Former Anderson County Administrator Joey Preston recently agreed to repay $1.2 million he got from being part of Ron Wilson's Ponzi scheme.
Preston was one of the "net-winners" in Wilson's $57.4 million silver investment scheme that victimized nearly 800 people, including Wilson's brother and daughter, from the Upstate and across America.
Preston invested $192,000 in Wilson's business and withdrew $1.4 million, according to court documents.
A U.S. District Court judge approved on June 13 the civil action that requires Preston to repay the money.
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Unlike many others being sued by a receiver appointed to recover money for the victims, Preston is identified as a promoter of the scheme and not just a "net-winner" of an investor.
Ron Wilson's Atlantic Bullion & Coin scam was one of the biggest Ponzi schemes in state history, run for a decade by Wilson, a former Anderson County Council member as well as a former head of the national Sons of Confederate Veterans and a former South Carolina Board of Education member.
Preston, now Bamberg County administrator, on Thursday referred questions to his Greenville attorney, Jim Bannister, who did not immediately respond to a request for comment.
In a previous filing, the receiver's office, headed by Greenville attorney Beattie Ashmore, alleged that Preston hosted 'silver parties' at his home to entice investors.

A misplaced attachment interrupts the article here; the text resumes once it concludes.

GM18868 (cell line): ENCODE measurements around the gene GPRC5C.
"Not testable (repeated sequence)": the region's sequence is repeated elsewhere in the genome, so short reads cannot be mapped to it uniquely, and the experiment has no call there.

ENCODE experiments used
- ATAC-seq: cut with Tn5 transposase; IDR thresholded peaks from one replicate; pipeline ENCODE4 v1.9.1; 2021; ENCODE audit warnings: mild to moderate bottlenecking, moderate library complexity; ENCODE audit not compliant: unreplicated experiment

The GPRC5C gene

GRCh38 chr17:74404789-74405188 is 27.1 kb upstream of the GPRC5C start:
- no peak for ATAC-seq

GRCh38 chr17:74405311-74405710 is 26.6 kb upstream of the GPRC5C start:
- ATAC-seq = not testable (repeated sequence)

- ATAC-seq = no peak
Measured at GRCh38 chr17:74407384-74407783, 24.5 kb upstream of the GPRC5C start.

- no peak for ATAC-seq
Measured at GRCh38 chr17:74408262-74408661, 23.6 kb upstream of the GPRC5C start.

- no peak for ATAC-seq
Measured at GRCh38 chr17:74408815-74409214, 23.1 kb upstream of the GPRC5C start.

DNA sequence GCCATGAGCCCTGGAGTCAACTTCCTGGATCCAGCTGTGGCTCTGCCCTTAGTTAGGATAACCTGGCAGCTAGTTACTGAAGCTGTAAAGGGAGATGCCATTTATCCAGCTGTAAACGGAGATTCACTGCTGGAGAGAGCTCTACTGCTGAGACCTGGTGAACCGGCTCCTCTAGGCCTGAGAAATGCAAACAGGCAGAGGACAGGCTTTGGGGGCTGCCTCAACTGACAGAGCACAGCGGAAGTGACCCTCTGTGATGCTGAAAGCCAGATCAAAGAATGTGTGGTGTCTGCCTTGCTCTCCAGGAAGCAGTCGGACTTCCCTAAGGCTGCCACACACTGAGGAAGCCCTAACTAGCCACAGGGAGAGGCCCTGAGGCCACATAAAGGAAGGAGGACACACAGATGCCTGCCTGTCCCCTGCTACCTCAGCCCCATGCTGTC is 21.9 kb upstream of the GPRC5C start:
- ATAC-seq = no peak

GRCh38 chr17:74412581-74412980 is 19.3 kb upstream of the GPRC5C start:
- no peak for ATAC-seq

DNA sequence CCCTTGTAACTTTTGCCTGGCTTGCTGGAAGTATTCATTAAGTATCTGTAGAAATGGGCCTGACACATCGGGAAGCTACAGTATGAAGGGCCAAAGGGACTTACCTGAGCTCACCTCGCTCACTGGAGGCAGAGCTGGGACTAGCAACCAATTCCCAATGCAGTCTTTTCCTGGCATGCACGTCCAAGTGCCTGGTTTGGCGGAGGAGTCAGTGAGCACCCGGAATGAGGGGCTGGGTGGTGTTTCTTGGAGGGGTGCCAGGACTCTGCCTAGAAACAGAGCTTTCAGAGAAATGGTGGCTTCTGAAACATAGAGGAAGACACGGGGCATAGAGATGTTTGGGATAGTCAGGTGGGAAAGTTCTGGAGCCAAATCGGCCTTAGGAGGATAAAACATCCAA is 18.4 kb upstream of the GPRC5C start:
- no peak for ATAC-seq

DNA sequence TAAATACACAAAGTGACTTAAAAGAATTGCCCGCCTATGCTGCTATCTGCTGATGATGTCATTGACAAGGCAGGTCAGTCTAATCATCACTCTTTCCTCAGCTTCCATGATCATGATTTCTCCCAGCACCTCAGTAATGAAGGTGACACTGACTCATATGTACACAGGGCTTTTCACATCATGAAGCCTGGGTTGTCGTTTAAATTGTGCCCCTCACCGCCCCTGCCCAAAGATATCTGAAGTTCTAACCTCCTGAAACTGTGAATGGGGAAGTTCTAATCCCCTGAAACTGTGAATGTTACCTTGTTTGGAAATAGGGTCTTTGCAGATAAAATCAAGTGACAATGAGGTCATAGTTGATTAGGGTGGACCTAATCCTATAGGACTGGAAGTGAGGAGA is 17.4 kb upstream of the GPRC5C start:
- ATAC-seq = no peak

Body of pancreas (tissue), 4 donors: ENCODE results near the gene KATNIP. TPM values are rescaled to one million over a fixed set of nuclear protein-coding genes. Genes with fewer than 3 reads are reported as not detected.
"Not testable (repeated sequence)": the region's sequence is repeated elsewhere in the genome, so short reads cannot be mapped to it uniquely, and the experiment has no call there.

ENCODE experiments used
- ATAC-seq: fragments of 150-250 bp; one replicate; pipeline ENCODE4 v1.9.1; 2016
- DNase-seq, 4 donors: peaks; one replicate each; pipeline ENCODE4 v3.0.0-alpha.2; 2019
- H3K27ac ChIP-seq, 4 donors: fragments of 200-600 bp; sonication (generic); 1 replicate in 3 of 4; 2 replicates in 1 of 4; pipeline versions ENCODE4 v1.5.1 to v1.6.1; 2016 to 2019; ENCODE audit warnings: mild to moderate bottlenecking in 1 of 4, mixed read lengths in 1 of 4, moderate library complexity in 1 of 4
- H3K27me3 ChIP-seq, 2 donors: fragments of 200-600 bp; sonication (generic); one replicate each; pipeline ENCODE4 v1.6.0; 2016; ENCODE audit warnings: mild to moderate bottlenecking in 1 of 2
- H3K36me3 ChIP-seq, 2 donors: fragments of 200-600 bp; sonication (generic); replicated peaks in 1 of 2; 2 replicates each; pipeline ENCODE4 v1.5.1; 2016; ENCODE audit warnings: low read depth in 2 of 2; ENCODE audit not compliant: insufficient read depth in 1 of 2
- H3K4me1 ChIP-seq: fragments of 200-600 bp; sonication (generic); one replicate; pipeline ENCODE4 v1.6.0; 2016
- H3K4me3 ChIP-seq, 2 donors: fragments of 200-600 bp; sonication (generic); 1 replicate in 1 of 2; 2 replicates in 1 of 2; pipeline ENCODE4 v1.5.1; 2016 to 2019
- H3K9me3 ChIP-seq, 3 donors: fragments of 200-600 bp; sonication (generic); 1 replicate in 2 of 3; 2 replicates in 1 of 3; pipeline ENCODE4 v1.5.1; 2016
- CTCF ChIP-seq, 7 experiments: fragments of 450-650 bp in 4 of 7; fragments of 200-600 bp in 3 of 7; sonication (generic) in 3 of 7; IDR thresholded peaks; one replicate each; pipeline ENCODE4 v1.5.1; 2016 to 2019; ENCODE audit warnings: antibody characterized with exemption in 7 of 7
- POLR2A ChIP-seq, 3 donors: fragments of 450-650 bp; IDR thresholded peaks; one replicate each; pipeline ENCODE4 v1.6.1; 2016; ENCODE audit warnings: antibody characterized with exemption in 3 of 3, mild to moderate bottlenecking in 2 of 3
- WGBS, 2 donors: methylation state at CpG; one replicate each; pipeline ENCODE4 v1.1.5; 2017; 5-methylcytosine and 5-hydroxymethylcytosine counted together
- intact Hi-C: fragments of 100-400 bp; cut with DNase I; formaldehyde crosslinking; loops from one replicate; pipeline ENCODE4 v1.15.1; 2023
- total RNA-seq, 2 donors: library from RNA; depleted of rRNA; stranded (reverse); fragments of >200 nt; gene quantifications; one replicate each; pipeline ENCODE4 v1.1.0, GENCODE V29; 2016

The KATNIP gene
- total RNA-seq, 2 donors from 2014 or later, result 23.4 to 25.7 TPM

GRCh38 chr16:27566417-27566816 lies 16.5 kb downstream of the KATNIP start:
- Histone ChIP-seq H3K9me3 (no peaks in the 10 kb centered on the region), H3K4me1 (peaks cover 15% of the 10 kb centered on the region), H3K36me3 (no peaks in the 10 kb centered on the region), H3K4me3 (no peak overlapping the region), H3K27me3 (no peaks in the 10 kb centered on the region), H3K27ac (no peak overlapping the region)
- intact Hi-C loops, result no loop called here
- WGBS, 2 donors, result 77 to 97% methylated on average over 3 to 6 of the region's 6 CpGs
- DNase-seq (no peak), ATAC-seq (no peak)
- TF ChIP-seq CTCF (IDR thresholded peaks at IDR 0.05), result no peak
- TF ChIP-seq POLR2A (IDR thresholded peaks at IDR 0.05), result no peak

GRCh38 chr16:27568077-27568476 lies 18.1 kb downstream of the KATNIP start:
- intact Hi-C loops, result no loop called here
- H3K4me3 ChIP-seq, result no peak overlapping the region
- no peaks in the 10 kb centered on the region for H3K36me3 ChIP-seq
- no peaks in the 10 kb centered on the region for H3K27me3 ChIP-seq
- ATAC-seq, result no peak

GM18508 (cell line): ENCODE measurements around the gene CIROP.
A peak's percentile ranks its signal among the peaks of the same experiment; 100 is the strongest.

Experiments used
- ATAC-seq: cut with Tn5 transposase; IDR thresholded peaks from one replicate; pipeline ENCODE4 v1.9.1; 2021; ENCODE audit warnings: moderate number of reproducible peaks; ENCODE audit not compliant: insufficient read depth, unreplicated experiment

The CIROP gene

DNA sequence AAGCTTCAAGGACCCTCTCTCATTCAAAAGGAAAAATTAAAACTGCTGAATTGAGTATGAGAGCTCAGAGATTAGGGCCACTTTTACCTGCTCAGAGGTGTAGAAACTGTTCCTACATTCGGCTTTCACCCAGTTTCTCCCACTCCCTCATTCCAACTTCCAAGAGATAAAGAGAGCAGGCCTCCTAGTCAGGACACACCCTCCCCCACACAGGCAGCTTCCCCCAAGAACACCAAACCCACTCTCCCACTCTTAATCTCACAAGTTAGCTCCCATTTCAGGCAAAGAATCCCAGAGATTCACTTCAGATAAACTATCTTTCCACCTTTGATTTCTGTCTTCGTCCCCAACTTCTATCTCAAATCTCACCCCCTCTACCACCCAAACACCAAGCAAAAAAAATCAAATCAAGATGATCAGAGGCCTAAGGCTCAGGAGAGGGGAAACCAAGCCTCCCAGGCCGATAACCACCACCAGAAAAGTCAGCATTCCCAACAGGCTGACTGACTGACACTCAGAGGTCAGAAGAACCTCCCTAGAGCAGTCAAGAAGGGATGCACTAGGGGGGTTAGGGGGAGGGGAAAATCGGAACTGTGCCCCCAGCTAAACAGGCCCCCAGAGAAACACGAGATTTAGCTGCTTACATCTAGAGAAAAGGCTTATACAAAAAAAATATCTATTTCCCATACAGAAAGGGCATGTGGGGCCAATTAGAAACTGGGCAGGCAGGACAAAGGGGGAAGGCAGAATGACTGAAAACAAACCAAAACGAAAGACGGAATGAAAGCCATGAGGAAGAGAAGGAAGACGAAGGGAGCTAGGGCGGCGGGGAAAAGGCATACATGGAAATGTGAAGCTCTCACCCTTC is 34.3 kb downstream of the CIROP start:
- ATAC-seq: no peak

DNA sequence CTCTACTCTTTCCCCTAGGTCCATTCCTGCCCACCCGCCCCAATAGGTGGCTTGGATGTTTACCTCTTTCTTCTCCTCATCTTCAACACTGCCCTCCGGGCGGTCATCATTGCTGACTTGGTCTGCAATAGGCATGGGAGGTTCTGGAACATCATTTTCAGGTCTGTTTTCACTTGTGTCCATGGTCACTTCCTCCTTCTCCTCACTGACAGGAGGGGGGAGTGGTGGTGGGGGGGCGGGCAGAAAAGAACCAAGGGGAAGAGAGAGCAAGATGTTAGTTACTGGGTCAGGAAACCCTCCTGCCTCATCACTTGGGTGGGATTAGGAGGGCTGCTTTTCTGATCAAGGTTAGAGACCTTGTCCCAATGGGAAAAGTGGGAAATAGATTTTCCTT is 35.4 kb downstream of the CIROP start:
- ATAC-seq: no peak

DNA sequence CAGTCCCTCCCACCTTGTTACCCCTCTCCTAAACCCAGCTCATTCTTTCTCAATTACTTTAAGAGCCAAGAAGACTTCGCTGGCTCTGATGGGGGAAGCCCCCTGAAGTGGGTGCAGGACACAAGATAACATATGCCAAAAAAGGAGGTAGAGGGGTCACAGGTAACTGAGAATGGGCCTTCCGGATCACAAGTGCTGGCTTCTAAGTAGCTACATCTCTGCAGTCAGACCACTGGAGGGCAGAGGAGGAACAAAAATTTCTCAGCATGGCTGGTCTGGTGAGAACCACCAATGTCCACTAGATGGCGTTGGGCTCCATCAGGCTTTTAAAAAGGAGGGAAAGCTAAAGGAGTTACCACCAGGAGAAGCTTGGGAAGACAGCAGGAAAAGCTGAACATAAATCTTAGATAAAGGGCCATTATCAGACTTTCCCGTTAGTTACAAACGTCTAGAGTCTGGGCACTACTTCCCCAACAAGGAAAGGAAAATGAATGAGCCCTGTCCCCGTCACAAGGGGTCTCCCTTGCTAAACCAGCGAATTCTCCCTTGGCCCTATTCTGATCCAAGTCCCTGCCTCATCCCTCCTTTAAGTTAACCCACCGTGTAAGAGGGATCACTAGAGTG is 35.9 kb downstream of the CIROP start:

"Preston did not disclose to investors his failure to understand even the most basic facts about the investment," according to the document.
He also offered personal guarantees, which he either could not or did not intend to honor, to investors, according to court filings.
Wilson told investors that he monitored "key indicators" that silver prices would change and he could get tremendous profits for those who trusted him. He bought silver for less than a handful of clients, telling the vast majority that their silver was held at a Delaware depository, a depository that had never heard of Wilson. Investors who wanted to cash out were given money from new investors, but had to wait 30 days and give a reason for the withdrawal, according to court documents.
During the scheme, the price of silver rose dramatically, giving credence to at least some of his returns, but which still outpaced the market. But the rising price of silver, and having almost none to speak of, doomed the scheme and it fell apart in March 2012 when a criminal complaint letter was made public.
Victims of the scheme may get a fraction of their investment back. As of November, the receiver's office expected to distribute about $7 million to those who had applied to get some repayment.
In court filings from June, Preston said he agreed he had profited, but noted that state and federal authorities also missed knowing that Wilson was running a fraudulent scheme.
In a separate filing signed by Preston in June, he agrees to the repayment, which includes an interest rate of 0.68 percent.
Wallace Lindsey Howell, a Wilson associate, was sentenced to a year in prison for mail fraud in connection to the Ponzi scheme. The receiver's office is seeking $3.5 million from Howell now that he has been released and he is required to pay at least $100 a month toward the total. Howell, who is on probation, was recently given court permission to go on a cruise to the Bahamas this October, paid for by his daughter.
Wilson has been sentenced to more than 17 years for mail fraud as part of his Ponzi scheme. Wilson is listed as being an inmate at a Kentucky minimum security prison with a release date of May 2030, according to the Federal Bureau of Prisons.
Follow Mike Ellis on Twitter @MikeEllis_AIM